Concealing letters, &c. in newspapers.If any person shall enclose or conceal a letter or other thing, or any memorandum in writing in a newspaper, or among any package of newspapers, which he shall have delivered into any post-office, or to any person for that purpose, in order that the same may be carried by post, free of letter postage, he shall forfeit the sum of five dollars for every such offence; and the letter, newspaper, package, memorandum, or other thing, shall not be delivered to the person to whom it is directed, until the amount of single letter postage is paid for each article of which the package shall be composed.
Newspapers to be dried, &c.No newspapers shall be received by the postmasters to be conveyed by post, unless they are sufficiently dried and enclosed in proper wrappers, on which, besides the direction, shall be noted the number of papers which are enclosed for subscribers, and the number for printers.
Postmaster General may authorize certain persons to carry newspapers, &c.The Postmaster General, in any contract he may enter into for the conveyance of the mail, may authorize the person with whom such contract is to be made, to carry newspapers, magazines and pamphlets other than those conveyed in the mail.
Conveyance of magazines and pamphlets.When the mode of conveyance, and the size of the mails will admit of it, magazines and pamphlets may be transported in the mail at one cent a sheet for any distance not exceeding fifty miles, at one cent and a half for for any distance over fifty and not exceeding one hundred miles, and two cents for any greater distance.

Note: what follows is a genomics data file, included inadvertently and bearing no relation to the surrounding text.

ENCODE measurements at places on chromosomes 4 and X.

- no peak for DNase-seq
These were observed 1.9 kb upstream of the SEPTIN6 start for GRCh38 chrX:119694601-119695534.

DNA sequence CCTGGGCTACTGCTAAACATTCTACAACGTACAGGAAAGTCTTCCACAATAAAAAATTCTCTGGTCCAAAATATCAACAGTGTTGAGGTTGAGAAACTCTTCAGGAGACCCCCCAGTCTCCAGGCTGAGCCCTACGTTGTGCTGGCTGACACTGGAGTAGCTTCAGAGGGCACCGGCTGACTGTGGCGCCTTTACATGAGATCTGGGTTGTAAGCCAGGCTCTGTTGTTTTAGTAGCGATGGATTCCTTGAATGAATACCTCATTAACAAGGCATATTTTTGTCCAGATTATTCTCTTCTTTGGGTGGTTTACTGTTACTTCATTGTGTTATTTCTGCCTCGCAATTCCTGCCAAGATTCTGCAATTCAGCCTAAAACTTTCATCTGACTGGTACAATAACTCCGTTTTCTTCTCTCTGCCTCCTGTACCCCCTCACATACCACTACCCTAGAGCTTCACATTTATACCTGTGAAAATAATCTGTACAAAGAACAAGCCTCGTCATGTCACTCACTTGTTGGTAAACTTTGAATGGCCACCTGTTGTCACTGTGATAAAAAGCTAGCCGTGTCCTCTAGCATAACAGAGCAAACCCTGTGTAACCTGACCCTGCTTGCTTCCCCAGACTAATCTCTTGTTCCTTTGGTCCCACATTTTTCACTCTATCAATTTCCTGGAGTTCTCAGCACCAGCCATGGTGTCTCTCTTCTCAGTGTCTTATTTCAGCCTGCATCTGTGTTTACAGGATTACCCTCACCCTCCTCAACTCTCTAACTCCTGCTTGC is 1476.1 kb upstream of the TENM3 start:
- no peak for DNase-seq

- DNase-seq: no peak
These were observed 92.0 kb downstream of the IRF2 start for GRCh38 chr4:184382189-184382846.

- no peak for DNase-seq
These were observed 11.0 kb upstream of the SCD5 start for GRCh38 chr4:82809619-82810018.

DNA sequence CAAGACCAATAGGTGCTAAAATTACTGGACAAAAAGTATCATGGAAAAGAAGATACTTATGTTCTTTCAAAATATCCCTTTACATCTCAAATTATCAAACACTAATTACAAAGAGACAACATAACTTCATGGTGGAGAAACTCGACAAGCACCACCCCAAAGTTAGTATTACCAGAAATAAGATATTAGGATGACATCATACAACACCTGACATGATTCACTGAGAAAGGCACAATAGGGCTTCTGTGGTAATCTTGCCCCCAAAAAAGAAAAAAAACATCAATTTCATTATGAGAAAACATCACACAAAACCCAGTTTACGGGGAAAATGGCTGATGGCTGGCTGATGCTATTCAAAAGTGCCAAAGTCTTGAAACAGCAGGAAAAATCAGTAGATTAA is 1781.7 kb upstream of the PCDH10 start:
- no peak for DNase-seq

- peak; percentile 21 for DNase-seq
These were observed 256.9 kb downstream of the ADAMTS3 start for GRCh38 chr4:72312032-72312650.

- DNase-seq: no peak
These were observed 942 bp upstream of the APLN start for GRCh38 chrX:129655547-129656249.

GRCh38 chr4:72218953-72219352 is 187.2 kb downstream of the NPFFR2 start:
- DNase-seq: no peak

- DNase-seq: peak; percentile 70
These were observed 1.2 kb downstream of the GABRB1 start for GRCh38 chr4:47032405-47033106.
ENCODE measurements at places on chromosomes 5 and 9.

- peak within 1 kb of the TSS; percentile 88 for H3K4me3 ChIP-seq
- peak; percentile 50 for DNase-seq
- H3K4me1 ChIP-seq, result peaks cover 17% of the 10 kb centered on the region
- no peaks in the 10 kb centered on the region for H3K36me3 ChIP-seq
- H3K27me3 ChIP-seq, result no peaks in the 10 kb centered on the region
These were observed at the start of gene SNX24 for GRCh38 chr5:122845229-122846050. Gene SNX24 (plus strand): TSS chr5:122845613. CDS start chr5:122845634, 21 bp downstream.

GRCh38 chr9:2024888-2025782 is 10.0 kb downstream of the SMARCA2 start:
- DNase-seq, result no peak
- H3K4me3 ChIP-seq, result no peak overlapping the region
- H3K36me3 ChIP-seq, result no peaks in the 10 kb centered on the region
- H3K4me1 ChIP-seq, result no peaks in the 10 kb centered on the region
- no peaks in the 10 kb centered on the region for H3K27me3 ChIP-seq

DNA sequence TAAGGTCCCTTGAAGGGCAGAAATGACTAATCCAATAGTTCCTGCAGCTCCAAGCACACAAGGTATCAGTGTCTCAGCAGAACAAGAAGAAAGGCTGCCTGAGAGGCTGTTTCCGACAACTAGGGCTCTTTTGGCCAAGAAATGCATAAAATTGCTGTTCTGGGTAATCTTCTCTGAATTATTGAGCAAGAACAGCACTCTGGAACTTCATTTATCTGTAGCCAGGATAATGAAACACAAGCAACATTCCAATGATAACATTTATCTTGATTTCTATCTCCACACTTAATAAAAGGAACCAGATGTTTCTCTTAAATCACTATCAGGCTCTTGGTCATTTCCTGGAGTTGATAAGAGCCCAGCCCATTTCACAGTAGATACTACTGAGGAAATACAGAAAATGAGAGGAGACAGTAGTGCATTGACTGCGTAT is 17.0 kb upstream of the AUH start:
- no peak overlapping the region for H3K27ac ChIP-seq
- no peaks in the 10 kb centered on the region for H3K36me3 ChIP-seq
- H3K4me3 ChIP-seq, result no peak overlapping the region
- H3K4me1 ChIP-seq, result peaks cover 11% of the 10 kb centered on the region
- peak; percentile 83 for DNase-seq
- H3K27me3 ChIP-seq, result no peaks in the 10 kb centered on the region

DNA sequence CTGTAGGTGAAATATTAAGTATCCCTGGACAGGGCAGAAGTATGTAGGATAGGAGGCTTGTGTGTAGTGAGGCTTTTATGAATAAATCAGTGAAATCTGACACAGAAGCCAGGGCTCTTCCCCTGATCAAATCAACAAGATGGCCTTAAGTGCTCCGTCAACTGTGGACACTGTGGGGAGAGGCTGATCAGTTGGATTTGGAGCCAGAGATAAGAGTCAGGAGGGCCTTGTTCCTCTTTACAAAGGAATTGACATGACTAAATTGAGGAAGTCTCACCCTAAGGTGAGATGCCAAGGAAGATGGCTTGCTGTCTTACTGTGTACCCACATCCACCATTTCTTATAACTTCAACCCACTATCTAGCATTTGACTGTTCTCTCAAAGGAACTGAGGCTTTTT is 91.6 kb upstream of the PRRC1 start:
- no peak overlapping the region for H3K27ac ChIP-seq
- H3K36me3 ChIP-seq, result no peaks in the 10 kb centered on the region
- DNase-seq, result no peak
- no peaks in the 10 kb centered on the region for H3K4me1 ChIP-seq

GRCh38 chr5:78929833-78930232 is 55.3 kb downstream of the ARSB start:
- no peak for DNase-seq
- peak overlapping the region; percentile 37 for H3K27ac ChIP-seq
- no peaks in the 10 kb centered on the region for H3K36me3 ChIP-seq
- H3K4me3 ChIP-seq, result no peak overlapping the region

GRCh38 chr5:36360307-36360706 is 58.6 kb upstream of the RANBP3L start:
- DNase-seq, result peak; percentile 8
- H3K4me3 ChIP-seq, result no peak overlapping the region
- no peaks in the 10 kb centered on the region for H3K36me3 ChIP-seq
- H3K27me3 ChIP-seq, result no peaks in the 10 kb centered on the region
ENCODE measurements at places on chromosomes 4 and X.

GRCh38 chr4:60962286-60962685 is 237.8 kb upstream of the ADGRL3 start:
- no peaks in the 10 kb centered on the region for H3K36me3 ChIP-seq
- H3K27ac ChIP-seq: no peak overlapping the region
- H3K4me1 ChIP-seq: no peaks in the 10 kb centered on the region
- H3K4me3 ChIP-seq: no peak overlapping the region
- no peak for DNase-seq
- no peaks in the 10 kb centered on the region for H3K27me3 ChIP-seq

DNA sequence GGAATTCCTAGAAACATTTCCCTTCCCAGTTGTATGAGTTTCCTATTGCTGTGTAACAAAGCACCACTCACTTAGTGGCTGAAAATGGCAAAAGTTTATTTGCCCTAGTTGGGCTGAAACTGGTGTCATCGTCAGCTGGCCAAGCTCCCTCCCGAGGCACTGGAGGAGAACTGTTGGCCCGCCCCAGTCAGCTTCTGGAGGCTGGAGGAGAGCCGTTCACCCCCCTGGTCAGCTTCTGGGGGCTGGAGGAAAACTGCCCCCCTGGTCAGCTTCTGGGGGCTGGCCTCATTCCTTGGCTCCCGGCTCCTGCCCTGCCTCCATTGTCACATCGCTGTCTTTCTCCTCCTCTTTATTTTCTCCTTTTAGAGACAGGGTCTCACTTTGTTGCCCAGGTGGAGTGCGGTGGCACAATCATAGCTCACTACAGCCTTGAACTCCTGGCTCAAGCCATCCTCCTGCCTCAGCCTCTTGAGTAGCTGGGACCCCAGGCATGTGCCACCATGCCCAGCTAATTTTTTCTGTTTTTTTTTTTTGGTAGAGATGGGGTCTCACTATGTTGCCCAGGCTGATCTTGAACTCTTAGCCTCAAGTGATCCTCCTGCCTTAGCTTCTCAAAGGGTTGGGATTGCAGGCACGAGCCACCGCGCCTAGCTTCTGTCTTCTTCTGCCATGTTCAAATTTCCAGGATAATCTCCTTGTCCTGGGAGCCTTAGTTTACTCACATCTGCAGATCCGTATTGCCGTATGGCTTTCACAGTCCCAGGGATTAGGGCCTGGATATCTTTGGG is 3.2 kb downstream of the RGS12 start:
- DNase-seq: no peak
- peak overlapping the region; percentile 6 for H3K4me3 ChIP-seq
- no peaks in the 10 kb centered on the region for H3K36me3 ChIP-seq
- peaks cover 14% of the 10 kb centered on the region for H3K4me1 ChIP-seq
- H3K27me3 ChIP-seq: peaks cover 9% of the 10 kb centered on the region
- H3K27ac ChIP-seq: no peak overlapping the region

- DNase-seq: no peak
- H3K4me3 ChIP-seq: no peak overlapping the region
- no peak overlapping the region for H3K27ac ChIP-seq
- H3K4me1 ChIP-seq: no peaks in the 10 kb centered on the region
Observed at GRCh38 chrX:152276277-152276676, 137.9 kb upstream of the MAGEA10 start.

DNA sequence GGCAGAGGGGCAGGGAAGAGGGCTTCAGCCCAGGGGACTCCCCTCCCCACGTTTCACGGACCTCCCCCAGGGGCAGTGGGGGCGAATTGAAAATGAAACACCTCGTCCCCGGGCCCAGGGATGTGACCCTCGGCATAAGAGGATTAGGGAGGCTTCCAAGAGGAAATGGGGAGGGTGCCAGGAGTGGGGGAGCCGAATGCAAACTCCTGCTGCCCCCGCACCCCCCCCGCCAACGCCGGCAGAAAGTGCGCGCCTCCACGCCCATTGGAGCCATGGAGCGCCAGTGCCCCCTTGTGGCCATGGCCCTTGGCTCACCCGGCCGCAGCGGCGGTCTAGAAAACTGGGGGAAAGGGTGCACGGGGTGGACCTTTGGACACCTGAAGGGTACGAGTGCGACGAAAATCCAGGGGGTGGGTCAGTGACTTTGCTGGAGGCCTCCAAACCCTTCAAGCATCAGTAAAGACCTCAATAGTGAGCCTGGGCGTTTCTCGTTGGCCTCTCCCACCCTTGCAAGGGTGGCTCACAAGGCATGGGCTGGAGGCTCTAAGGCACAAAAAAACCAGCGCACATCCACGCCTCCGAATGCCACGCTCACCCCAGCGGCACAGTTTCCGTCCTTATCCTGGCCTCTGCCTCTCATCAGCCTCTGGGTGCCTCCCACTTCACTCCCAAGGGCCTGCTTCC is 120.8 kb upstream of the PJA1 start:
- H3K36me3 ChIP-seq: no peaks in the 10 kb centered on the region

Commissions and allowance to postmasters.Sec. 21. And be it further enacted, That the Postmaster General be authorized to allow to the postmasters, respectively, such commission on the monies arising from the postages of letters and packets, as shall be adequate to their respective services and expenses: Provided, that the said commission shall not exceed thirty per cent. on a sum over one hundred, and not more than three hundred; and twenty per cent. on any sum over four hundred and not exceeding two thousand dollars; and eight per cent. on any sum collected, being over two thousand four hundred dollars; except to the postmasters, who may be employed in receiving and dispatching foreign mails, whose compensation may be augmented, not exceeding twenty-five dollars, in one quarter, and excepting to the postmasters, at offices where the mail is regularly to arrive between the hours of nine o’clock at night, and five o’clock in the morning; whose commission on the first hundred dollars, collected in one quarter, may be increased to a sum not exceeding fifty per cent. The Postmaster General may allow to the postmasters, respectively, a commission of fifty per cent. on the monies arising from the postages of newspapers, magazines and pamphlets; and to the postmasters, whose compensation shall not exceed five hundred dollars, in one quarter, two cents for every free letter delivered out of the office, excepting such as are for the postmaster himself; and each postmaster, who shall be required to keep a register of the arrival and departure of the mails, shall be allowed ten cents for each monthly return which he makes thereof to the General Post-Office.